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Author: meowkittymeow Old School Fool Add to my Favorite Fools Ignore this person (you won't see their posts anymore) Number: of 74759  
Subject: Immediate Annuity for already-retired parents? Date: 6/27/2008 8:00 PM
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My parents (74 and 70) are confronted with the decision to buy an Immediate Fixed Annuity, and have asked me for advice. Problem is that I know nothing about annuities -- or, didn't know until yesterday as I started to research. I have found some helpful articles, but it is tough to find discussion of their circumstances (being already retired). I did note a couple articles that say such an annuity can make sense [e.g., http://www.fool.com/personal-finance/retirement/2006/10/24/g... --right here on Motley Fool].

Still, I wanted to ask Fooldom for any advice/tips. Here are the details.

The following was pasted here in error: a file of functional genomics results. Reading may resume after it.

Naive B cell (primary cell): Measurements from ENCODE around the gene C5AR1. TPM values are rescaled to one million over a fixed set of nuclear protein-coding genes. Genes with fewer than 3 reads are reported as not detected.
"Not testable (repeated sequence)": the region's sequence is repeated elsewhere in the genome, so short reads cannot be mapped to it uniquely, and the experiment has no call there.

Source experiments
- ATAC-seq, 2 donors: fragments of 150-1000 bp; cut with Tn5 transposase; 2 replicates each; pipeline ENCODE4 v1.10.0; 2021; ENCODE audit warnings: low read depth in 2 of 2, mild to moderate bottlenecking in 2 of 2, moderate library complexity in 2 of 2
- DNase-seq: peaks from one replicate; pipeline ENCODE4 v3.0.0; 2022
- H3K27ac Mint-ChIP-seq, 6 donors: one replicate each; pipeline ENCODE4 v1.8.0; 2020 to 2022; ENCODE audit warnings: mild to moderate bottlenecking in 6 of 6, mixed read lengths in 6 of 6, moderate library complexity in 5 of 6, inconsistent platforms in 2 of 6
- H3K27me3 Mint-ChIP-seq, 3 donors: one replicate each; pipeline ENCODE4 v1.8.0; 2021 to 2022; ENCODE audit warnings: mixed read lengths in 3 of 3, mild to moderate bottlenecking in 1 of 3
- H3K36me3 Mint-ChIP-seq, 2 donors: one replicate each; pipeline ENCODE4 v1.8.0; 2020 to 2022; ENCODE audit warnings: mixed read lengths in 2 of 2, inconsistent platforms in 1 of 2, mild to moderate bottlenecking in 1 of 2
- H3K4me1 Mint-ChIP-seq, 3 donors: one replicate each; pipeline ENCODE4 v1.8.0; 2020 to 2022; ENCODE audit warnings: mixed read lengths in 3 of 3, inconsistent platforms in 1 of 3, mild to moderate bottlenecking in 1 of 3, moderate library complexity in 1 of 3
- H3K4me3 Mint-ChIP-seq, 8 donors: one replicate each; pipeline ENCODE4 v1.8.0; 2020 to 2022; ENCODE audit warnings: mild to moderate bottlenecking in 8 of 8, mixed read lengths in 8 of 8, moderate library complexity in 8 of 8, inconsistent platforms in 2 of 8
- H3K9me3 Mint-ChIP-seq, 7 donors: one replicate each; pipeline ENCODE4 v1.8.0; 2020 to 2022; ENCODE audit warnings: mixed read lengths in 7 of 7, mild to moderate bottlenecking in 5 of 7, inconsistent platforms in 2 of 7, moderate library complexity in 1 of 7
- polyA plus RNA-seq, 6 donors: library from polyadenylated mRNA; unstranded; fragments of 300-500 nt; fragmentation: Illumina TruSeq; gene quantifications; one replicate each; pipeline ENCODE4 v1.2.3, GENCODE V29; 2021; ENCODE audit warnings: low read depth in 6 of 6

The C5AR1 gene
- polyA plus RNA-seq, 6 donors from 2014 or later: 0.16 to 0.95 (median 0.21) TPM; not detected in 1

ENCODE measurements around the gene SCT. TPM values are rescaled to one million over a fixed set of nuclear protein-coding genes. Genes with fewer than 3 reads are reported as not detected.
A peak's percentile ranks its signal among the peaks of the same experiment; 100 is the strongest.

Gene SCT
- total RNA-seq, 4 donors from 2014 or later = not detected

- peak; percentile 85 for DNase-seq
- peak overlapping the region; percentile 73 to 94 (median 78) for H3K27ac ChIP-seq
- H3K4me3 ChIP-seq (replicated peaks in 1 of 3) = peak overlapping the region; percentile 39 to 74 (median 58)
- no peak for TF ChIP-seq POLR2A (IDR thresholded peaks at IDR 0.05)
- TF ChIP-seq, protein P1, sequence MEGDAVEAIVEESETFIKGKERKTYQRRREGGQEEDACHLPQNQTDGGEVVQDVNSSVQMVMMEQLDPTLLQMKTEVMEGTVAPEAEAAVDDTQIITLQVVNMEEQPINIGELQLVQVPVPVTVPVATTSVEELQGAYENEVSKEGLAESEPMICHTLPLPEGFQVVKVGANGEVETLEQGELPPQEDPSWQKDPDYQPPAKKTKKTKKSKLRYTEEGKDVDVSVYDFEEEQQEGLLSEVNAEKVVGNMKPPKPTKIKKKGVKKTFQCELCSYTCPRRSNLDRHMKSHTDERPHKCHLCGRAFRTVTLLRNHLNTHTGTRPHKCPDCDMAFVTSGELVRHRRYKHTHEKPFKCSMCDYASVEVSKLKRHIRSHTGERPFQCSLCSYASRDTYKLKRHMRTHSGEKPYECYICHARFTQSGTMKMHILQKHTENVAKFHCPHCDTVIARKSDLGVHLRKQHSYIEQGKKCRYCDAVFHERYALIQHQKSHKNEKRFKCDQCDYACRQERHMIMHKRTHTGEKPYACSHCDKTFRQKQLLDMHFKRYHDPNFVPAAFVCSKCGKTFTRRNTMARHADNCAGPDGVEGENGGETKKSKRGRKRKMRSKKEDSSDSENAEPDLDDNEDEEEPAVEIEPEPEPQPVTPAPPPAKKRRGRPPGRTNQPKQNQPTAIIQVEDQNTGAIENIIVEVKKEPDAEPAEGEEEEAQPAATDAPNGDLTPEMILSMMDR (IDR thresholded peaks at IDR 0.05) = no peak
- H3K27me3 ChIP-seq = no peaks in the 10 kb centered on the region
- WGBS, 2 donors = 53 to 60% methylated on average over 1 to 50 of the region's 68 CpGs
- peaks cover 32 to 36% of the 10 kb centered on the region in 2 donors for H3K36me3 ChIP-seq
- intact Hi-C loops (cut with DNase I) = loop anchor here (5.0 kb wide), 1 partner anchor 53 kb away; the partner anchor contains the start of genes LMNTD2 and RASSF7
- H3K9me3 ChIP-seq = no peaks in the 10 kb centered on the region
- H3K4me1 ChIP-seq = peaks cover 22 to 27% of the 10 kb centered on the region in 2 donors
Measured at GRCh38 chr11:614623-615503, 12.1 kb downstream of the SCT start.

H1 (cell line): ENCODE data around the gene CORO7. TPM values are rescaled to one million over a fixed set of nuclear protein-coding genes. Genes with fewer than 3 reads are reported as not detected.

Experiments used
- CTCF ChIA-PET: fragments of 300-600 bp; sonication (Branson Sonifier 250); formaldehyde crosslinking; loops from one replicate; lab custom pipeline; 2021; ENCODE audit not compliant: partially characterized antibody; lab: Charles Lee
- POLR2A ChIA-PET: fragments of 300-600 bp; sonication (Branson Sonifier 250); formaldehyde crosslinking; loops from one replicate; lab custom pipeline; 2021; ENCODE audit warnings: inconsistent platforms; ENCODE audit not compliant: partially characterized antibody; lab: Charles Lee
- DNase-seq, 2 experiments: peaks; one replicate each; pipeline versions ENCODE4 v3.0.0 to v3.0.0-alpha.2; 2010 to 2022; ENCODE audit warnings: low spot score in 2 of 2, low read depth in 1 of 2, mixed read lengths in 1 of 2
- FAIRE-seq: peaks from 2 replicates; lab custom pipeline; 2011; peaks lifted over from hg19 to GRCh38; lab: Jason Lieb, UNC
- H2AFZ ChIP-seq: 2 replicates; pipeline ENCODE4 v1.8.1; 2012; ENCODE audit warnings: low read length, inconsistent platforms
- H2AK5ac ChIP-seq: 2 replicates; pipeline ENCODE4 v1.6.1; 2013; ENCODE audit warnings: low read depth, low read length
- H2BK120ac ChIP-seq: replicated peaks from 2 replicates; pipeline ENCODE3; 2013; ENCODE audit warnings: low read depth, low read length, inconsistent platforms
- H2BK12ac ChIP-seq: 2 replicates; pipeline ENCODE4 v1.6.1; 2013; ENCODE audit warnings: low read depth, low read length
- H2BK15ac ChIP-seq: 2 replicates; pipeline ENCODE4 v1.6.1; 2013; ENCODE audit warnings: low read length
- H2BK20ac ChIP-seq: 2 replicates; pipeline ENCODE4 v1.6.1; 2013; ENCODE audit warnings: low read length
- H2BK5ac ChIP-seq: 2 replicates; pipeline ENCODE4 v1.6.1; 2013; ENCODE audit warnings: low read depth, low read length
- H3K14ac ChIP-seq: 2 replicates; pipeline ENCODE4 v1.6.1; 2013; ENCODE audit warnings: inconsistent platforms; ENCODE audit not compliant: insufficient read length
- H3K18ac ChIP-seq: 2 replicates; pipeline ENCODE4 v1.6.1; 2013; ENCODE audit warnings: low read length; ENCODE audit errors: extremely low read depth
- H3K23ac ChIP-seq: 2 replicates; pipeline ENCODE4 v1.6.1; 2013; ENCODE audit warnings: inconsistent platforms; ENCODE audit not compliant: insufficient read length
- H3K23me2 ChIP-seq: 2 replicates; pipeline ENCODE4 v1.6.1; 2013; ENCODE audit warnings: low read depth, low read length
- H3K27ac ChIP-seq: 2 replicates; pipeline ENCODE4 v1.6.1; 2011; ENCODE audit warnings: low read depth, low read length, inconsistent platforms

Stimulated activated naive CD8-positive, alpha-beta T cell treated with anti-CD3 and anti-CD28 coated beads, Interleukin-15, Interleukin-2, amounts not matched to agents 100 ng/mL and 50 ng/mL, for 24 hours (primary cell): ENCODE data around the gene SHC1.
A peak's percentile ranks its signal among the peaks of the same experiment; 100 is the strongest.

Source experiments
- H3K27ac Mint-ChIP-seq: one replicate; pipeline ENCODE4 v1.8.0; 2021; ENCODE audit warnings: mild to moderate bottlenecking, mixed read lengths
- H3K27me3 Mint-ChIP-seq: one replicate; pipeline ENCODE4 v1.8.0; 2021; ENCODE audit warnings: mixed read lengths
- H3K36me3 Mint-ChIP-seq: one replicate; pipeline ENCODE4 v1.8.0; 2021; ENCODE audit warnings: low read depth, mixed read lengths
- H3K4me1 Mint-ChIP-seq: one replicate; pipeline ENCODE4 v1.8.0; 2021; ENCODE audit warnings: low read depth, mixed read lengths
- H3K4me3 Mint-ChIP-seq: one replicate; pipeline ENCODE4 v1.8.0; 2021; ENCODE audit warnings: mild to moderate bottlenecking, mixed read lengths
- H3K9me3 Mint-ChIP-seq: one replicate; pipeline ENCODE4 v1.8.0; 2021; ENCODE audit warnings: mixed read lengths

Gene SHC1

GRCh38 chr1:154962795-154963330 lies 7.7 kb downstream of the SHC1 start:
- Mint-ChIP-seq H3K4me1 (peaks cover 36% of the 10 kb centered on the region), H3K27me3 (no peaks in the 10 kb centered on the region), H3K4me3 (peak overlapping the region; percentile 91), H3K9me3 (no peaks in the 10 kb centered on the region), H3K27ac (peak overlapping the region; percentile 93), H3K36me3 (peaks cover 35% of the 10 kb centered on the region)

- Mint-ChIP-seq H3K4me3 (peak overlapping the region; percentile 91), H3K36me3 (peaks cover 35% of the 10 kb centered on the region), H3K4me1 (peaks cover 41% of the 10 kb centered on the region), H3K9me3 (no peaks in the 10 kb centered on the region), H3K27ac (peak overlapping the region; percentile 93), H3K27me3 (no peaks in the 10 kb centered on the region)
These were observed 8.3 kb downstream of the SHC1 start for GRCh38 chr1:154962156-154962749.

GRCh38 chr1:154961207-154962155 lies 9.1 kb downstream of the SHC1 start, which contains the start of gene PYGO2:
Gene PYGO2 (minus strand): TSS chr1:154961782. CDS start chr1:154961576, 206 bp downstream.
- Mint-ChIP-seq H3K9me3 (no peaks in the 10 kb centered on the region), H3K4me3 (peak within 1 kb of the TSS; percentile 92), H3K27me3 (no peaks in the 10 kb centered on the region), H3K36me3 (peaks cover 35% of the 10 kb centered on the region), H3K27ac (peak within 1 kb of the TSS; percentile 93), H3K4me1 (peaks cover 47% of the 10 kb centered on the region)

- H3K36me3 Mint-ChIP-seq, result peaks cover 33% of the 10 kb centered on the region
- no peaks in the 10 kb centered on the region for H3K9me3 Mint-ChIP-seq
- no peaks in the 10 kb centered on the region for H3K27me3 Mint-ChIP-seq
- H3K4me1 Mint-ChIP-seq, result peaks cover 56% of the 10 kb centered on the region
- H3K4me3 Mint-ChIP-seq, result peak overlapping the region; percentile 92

The particular annuity in question is with Bankers Life and Casualty Company (yes, the salesman came calling; my parents already have a Long-Term Care policy with Bankers Life). It is called the "Bankers Security Builder Equity+" with a "Strong Guarantee." The annuity he is selling is an Immediate Annuity, with a rate tied to the S&P-500 index. He presented it as paying out at a "Participation Rate" of 85% of the index appreciation. [I note in the actual document that it really has a variable Participation Rate, resetting each year, initially not set until the annuity is funded, and with a minimum guaranteed rate of only 25%. This discrepancy is enough to make me seek some other company, even if my parents want to go ahead with an annuity. I looked at the website of the oft-recommended Vanguard, but can't figure out what is what there. At least, not without doing a lot more reading.] It appears to have no direct fees -- i.e., all their fees must be taken in the form of a lower payout ("Participation Rate").